We travel to Northern Ireland. Derek Mahan (b. 1941)’s poetry has been compared to Louis MacNeice and W.D. Auden. Some critics have called it ‘too controlled’. I found this poem worth reading, with an attribution to yet another famous Irish poet:
(for Seamus Heaney)
First time outI was a torc of goldAnd wept tears of the sun.That was funBut they buried meIn the earth two thousand yearsTill a labourerTurned me up with a pickIn eighteen fifty-four.Once I was an oarBut stuck in the shoreTo mark the place of a graveWhen the lost shipSailed away. I thoughtOf Ithaca, but soon decayed.The time that I likedBest was whenI was a bump of clayIn a Navaho rug,Put there to mitigateThe too god-likePerfection of thatMerely human artifact.I served my maker well —He lived longTo be struck down inDenver by an electric shockThe night the lightsWent out in EuropeNever to shine again.So many lives,So many things to remember!I was a stone in Tibet,A tongue of barkAt the heart of AfricaGrowing darker and darker . . .It all seemsA little unreal now,Now that I amAn anthropologistWith my ownCredit card, dictaphone,Army-surplus bootsAnd a whole boatloadOf photographic equipment.I know too muchTo be anything any more;And if in the distantFuture someoneThinks he has once been meAs I am today,Let him reviseHis insolent ontologyOr teach himself to pray.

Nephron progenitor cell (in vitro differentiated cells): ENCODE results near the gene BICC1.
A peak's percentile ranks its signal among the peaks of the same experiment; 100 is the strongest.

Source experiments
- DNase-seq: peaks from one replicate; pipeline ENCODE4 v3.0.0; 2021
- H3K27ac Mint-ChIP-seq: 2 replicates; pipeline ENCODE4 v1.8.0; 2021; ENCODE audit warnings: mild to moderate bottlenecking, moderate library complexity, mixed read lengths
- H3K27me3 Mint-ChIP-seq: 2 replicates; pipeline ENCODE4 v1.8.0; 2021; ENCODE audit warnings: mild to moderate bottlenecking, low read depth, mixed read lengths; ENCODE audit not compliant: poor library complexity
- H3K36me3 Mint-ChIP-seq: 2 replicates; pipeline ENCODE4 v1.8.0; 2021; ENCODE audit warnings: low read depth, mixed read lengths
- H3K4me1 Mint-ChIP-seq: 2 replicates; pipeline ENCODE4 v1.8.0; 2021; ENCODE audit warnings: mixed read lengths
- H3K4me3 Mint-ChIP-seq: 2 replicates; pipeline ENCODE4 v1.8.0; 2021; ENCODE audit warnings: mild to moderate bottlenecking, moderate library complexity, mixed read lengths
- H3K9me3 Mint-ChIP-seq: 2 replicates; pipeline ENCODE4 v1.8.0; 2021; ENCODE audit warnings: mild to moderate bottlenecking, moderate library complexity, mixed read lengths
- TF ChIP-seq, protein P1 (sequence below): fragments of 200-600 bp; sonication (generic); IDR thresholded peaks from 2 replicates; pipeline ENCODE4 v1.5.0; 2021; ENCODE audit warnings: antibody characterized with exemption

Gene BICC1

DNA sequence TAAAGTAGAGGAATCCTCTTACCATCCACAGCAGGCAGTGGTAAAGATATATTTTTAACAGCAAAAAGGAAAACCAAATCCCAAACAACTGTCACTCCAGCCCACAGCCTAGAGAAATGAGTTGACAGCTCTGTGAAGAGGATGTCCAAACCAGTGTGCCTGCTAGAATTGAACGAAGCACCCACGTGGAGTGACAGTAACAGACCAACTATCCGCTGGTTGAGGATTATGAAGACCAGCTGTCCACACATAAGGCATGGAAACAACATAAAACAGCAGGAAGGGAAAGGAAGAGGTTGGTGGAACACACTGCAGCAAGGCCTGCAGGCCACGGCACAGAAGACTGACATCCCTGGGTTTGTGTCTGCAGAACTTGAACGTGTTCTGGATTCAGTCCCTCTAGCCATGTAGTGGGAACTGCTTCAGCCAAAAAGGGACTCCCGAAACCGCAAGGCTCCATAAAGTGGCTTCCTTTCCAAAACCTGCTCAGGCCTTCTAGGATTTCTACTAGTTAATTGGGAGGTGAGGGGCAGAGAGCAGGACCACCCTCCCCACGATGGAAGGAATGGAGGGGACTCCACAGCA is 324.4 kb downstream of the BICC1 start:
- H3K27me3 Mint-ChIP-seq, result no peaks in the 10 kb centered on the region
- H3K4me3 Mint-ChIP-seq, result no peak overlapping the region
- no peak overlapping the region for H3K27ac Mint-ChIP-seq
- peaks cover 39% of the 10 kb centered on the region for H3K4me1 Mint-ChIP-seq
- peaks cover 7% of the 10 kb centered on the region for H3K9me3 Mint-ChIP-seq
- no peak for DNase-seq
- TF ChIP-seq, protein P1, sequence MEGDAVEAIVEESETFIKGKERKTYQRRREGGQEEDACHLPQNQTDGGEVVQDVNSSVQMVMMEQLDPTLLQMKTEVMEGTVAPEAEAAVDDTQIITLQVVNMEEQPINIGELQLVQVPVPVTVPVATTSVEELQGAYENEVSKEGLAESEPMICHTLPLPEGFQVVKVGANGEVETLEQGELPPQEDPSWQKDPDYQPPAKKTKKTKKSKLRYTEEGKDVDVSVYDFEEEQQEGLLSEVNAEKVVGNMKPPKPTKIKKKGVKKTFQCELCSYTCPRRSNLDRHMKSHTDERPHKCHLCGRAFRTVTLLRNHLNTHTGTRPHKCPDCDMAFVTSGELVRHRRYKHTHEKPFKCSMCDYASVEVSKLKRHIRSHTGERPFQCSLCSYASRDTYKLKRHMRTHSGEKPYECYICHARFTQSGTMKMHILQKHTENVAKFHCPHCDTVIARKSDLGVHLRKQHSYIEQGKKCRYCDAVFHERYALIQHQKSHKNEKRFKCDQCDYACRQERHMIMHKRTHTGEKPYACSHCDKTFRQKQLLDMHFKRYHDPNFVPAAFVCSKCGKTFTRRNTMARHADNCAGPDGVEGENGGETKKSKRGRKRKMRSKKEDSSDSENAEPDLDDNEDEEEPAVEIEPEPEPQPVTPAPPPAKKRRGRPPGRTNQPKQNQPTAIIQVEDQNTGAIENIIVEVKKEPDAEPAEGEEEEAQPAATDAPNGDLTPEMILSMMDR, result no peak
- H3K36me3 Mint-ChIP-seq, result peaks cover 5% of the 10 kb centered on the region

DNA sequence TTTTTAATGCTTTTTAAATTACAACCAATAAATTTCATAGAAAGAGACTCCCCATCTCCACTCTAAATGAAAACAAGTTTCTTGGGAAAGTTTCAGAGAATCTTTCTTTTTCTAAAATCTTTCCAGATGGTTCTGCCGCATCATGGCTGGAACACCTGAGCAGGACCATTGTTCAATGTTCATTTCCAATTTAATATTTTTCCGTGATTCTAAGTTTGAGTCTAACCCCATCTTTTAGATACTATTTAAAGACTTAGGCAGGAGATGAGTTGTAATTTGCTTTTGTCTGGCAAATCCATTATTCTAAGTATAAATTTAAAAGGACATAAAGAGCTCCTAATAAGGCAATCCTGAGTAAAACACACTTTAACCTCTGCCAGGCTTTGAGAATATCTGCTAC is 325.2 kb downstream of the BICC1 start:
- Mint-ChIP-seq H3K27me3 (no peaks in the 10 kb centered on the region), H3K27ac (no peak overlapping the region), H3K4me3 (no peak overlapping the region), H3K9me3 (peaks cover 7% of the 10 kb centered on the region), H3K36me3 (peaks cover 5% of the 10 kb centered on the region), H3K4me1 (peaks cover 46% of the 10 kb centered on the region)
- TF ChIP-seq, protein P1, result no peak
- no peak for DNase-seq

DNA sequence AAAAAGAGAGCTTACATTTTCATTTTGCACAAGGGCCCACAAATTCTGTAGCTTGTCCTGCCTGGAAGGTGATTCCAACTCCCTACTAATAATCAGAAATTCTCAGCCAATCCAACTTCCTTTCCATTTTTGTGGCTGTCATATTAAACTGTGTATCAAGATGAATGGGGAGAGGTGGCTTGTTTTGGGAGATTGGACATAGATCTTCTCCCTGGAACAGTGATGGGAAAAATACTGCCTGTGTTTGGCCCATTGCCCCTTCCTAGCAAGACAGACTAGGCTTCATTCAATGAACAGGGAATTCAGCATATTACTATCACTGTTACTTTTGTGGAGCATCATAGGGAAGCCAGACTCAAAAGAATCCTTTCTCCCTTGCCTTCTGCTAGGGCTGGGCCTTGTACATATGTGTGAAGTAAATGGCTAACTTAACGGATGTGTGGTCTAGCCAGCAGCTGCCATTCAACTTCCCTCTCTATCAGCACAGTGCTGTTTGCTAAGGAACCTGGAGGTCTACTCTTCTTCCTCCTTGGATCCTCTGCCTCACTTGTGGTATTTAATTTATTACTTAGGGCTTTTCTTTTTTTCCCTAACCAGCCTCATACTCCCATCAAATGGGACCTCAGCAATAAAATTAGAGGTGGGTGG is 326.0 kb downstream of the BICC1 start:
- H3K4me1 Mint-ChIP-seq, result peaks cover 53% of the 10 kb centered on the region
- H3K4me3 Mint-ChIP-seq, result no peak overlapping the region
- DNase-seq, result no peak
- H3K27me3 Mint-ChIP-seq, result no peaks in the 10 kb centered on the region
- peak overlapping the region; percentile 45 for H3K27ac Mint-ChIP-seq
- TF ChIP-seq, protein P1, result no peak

With Tibet and Africa (heart of darkness) he makes this truly international. But now he is an anthropologist, who feels it is unreal, all these many things to remember. So he is not anything anymore, a rather existentialist anthropologist.